November 14, 2014
In the Book Notes series, authors create and discuss a music playlist that relates in some way to their recently published book.
Previous contributors include Bret Easton Ellis, Kate Christensen, Kevin Brockmeier, George Pelecanos, Dana Spiotta, Amy Bloom, Aimee Bender, Jesmyn Ward, Heidi Julavits, Hari Kunzru, and many others.
The Los Angeles Review of Books called Naja Marie Aidt's Baboon a "violent, beautiful, breathlessly paced collection," and I wholeheartedly agree, this is one of the year's strongest short story collections.
Sarah Gerard wrote of the book:
"Naja Marie Aidt's stories ask not only what could be hiding beneath the surface of our otherwise calm lives, but what has been hiding there all along. They are odd and surprising, and refreshing in that they offer no conclusions. She is the writer of dark secrets."
Stream a playlist of these songs at Spotify.
I so wish I could write while listening to music, but except for just one exception I can't . . . Baboon might be a very intense collection, but its characters are more driven by a physical, bodily awareness than by emotions (no classic psychological realism here!) so I really enjoyed listening to "emotional" music during breaks from working on these short stories.
When Denise Newman translated Baboon into English we worked very closely together, and I remember how uplifting it was to see that I did not lose focus if I listened to music while working on Denise's drafts. It's the writing itself that demands silence.
I used to work in the music business when I was in my twenties, just before I began writing full-time, and music still means a lot to me. It's a huge inspiration for my work. Growing up in a small village in Greenland in the '60s, I remember listening to The Beatles, The Stones, Bob Dylan, music from the big world that was so far away and seemed so completely unreal to us in our icy, snowy, little world. When I was around 5 years old, my sister and I would get the singles when my parents got the albums sent from Copenhagen and we would turn up the volume in our room and sing along in a self-made "English." I still know every riff from Dylan's "Nashville Skyline" and "Self-portrait" by heart, and it's was only a couple of years ago that I figured out what the real lyrics for "All the Tired Horses" are!
Playlist for Baboon:
James Blake: "The Wilhelm Scream"
I love James Blake's music because it reminds me of poetry. It has to do with the way he works with patterns. I have published ten collections of poetry, and what always drags me back to poetry after writing fiction is the math of the lauguage, the music, the way the composition works. I find the process of writing poetry to be completely different, in the sense of thinking, sensing, and working with the language. In "The Wilhelm Scream" Blake operates with great simplicity, but is able to create different variation of patterns in both the music and the lyrics. I think the song has something deeply human to it: compassion, but also a brutal way of describing confusion or crisis, subjects that Baboon definitely contains. But as Blake expresses confusion, my characters have a hard time realizing what's really going on with them. Many of them are caught in some sort of mental numbness.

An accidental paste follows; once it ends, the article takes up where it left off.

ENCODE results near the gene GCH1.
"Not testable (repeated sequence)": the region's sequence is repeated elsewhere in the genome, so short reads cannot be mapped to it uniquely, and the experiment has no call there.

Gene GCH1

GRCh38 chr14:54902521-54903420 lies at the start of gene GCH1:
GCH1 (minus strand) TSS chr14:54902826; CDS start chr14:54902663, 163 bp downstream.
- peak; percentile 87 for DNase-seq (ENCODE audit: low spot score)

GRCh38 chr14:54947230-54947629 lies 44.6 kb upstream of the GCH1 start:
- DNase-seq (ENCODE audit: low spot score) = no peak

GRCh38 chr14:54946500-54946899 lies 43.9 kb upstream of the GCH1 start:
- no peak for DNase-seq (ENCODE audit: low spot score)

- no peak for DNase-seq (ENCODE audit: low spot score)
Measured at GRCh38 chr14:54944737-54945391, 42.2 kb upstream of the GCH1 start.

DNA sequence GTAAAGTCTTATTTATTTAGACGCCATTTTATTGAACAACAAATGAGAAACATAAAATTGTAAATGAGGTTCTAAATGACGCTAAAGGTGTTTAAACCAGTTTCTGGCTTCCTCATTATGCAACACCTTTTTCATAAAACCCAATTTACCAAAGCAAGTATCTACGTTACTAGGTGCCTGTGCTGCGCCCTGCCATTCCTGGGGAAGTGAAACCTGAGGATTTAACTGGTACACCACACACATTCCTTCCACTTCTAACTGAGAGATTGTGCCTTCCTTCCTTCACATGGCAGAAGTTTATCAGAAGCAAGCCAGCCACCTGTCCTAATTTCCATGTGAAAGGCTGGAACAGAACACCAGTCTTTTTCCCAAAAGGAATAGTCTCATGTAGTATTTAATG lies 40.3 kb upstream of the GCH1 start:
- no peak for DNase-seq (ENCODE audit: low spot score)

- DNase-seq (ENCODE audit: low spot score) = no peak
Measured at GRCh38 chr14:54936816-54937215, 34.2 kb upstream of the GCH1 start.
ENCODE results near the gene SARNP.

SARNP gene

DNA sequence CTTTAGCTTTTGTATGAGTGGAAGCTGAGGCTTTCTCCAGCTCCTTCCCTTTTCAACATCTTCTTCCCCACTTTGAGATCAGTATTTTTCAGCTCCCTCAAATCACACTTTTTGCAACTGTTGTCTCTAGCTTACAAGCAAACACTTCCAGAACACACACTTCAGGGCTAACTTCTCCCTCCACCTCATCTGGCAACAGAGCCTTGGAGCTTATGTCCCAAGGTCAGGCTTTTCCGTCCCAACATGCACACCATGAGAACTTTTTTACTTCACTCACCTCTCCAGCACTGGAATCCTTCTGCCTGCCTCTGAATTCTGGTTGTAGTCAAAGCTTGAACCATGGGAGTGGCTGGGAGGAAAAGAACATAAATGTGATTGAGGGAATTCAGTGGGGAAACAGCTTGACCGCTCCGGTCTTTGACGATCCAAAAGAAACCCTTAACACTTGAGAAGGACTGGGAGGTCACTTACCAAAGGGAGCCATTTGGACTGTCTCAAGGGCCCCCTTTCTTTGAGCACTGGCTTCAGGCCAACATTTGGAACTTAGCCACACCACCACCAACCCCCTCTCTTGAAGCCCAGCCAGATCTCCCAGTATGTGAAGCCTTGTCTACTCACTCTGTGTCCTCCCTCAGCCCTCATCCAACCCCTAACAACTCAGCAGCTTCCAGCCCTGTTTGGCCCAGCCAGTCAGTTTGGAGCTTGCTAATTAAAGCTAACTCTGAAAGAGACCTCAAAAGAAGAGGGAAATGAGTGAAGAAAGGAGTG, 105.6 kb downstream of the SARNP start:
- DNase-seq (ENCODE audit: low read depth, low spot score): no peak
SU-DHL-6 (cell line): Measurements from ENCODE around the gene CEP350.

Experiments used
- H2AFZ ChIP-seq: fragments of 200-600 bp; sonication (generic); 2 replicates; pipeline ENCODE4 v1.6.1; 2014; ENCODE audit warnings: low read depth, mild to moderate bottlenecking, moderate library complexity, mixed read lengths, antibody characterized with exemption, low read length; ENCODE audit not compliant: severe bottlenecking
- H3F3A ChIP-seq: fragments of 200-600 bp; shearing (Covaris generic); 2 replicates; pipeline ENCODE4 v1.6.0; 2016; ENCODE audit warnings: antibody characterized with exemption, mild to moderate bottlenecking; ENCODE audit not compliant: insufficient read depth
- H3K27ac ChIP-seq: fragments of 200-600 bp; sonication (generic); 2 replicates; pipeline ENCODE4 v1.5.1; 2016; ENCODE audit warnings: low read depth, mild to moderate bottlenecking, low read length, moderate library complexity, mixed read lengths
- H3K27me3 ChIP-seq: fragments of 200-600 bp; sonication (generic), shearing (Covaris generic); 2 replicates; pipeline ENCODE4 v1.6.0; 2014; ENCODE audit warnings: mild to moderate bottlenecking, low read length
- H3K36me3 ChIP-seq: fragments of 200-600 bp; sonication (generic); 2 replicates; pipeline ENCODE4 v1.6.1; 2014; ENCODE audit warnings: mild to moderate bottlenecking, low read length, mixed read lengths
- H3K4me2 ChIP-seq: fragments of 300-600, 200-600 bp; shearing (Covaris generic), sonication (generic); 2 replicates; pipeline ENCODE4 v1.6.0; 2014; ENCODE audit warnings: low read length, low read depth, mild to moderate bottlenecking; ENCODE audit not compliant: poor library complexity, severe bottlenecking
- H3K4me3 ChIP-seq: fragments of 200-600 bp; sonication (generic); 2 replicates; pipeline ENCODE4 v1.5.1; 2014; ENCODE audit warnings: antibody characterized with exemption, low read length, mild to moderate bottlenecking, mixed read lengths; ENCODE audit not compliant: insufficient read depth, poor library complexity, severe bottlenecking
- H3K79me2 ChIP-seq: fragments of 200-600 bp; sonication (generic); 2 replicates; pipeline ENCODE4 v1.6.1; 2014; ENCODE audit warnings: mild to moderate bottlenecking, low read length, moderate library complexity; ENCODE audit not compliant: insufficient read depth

Red Hot Chili Peppers: "Road Trippin'"
I was a huge Peppers fan while still living in Denmark and went to see them when they toured Europe in 2006. After moving to the States in 2008, I would travel the country with my family and we would always listen to RHCP in the car. Three kids in the back seat and a blast of music while the landscape flew by. "Let's go get lost/Anywhere in the U.S.A." We felt a great freedom and excitement. "Road Trippin'" especially reminds me of that. Driving from Los Angeles to San Francisco at Christmas time, for example. The song has this incredible softness to it, but it's also so adventurous. In "Mosquito Bite," the very last story of Baboon, a man gets sick and almost dies. When he's in the hospital, all he wants to do is listen to the RHCP, and the music seems to make him gain enough power to finally bring him back to life. There's so much energy in the RHCP's music , it always makes me want to dance, run, jump, or just scream in joy!